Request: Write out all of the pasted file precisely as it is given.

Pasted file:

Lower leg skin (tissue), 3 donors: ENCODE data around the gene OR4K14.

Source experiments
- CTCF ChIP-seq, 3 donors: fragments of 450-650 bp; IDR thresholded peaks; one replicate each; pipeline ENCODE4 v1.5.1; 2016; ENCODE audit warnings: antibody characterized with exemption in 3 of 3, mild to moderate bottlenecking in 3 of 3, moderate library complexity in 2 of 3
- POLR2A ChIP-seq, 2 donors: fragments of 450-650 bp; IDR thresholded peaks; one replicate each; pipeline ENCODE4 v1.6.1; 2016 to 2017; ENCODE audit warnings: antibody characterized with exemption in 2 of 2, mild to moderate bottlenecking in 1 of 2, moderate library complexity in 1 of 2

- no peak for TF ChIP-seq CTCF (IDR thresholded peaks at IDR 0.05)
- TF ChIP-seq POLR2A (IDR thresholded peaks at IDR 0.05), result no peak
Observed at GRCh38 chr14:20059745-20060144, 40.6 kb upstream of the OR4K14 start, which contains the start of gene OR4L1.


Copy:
Lower leg skin (tissue), 3 donors: ENCODE data around the gene OR4K14.

Source experiments
- CTCF ChIP-seq, 3 donors: fragments of 450-650 bp; IDR thresholded peaks; one replicate each; pipeline ENCODE4 v1.5.1; 2016; ENCODE audit warnings: antibody characterized with exemption in 3 of 3, mild to moderate bottlenecking in 3 of 3, moderate library complexity in 2 of 3
- POLR2A ChIP-seq, 2 donors: fragments of 450-650 bp; IDR thresholded peaks; one replicate each; pipeline ENCODE4 v1.6.1; 2016 to 2017; ENCODE audit warnings: antibody characterized with exemption in 2 of 2, mild to moderate bottlenecking in 1 of 2, moderate library complexity in 1 of 2

- no peak for TF ChIP-seq CTCF (IDR thresholded peaks at IDR 0.05)
- TF ChIP-seq POLR2A (IDR thresholded peaks at IDR 0.05), result no peak
Observed at GRCh38 chr14:20059745-20060144, 40.6 kb upstream of the OR4K14 start, which contains the start of gene OR4L1.